Friday, October 13, 2006

Homicides, Suicides, Accidents and Elopements

On a list of things I love, abandoned mental institutions rank high enough to justify putting me in one. A conversation with a co-worker this morning about the best places to go pumpkin picking in the tri-state area inevitably ended with me saying something like “It’s so cool! You can just walk around and look in all the buildings. But it’s not as cool as the one in Connecticut where they did the first lobotomy!”

It’s times like this when the words that manage to escape my mouth unfiltered congregate in front of me and judge me, like a class full of remedial eighth-graders, waiting for instruction on how not to fail.

At least it’s October, and Friday the 13th to boot, and I can claim the spookiness, superstition, and general ghoulishness of the day as the reason for bringing up my decidedly weird passion. The sad truth is that I would happily talk about abandoned mental institutions on any Friday, or any day at all, but I’m still the newest of my co-workers and perhaps it’s best not to turn on the crazy light just yet.

I think I love old asylums because I hate Halloween-style haunted houses. I hate them for the same reason I hate magicians: they function on my basic biological impulses and the assumption that I am stupid. I jumped because you were screaming and running at me, you know? Not because I think you’re a ghost, a fact confirmed by having seen your mask at the mall.

But an old nuthouse? That’s perfectly creepy. It was creepy when it was full of crazies, because, you know, there but for the grace of God, and so forth. It’s creepy now that it’s empty, because hey, what’s that in the shadow over there? And it’s supremely creepy when you consider there’s a cemetery on the premises where they buried abandoned crazies, who could maybe seek revenge from the beyond the grave as robed, slippered, unstable apparitions.

Being startled is no fun, but getting the chills is fantastic.

The institution in question is the Harlem Valley State Hospital in Wingdale, New York, a monstrous campus in the middle of nowhere that stretches down both sides of a deserted highway. I saw the place for the first time as a kid after buying pumpkins at a farm nearby, and eerie quiet is the thing I remember best. The sun was setting, the place was silent, my parents were talking about mental patients, and seeds were germinating in my brain that eventually flowered into a deep love for horror movies, Lifetime movies, the abnormal chapter of my Intro to Psych textbook, and also a brief period between sixth and seventh grade where I read every V.C. Andrews novel I could buy used for a quarter.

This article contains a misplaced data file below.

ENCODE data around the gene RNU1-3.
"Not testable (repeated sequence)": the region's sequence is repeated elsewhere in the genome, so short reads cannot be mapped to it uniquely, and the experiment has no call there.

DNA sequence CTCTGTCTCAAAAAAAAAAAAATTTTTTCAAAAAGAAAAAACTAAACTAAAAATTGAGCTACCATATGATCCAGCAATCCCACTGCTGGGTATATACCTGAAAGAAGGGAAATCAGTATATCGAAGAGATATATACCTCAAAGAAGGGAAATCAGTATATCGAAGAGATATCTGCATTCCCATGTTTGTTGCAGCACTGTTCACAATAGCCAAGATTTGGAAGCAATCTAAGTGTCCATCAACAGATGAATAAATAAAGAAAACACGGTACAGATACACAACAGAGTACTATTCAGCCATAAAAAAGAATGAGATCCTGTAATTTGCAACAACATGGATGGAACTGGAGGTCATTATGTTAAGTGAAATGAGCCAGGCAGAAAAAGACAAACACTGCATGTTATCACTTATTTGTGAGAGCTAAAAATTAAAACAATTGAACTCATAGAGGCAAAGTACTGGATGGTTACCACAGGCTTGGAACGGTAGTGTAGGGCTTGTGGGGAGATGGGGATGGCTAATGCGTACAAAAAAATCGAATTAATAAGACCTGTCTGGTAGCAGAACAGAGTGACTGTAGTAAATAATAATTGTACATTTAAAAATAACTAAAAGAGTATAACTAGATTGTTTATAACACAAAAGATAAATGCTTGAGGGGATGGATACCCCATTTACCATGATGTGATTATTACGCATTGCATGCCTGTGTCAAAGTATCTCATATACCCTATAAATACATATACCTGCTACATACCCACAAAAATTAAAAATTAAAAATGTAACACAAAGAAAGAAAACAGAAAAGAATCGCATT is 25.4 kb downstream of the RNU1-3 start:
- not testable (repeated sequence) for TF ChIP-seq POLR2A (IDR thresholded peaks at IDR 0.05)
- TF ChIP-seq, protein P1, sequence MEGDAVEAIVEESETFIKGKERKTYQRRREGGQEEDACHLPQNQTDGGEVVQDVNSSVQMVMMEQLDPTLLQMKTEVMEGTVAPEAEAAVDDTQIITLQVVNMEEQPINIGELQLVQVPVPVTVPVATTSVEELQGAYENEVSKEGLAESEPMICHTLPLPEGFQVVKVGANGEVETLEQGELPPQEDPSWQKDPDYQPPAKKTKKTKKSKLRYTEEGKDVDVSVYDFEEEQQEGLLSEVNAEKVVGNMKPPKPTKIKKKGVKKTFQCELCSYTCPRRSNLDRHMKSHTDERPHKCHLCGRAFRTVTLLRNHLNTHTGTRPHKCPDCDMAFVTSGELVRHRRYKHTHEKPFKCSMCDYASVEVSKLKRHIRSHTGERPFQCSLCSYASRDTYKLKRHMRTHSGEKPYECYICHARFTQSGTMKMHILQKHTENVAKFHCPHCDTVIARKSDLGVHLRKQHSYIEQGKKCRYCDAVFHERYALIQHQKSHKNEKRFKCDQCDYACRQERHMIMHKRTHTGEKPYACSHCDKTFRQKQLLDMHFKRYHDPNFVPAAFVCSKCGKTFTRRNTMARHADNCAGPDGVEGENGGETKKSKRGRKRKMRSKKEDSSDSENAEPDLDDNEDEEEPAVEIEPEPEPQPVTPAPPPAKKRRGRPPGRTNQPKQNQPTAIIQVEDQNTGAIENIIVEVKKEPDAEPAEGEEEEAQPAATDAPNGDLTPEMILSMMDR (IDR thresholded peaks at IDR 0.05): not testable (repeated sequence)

Lest I leave my office this evening without completely alienating the person I face for eight hours a day, I googled the hospital to see if I could find pictures to show my co-worker. No luck on current photographs (besides the one that inaugurated this very blog), but I did manage to find the 1926 Board of Directors Annual Report for the State of New York.

The fact that someone bothered to transcribe this and post it on the internet is both a comfort and a worry—thank God there are other people like me who want to read antique mental reports, but, you know, watch out, there are people out there who spend their time reading antique mental reports.

Anyway, this was my favorite part:

There were no homicides or suicides during this year. There were eight accidents—three of which resulted in fractures. One, the fourth metacarpal bone of the hand, another a fracture of the left wrist, and the third was a fracture of the right ulna. Thee other accidents were of a minor nature. A number of minor injuries to employees have been reported to the State Compensation Bureau.

There were five elopements during the year. Two of these patients were found shortly after their escape and returned to the hospital. The other three were not located and were placed on parole for a period of six months.

World peace, schmorld peace. The kind of thing I pray for is that the book of my life warrants a title as fantastic as “Homicides, Suicides, Accidents and Elopements.”

I kept hoping there would be a footnote or and endnote or something to flesh out the elopements, since the only thing more fascinating than lunatics are the people who spring lunatics from asylums to marry them, but, sadly, this is all I get. The report moves on to discuss the unusually high turnover rate among the staff. They cite “unsatisfactory living conditions” as the cause, but you can’t convince me it wasn’t something much more diabolical. Like schizophrenic killers, or ghosts, or, hope against all hope, the ghosts of schizophrenic killers.

Happy Friday the 13th, guys and ghouls. To celebrate, I, for one, intend to elope with a bipoltergeist.


Anonymous Anonymous said...

What are you dressing up as this halloween?

6:34 PM  
Blogger What'sHerFace said...

I don't know -- chances are, I won't actually need a costume, wherever I'm going. Lame(!) but true.

11:43 AM  

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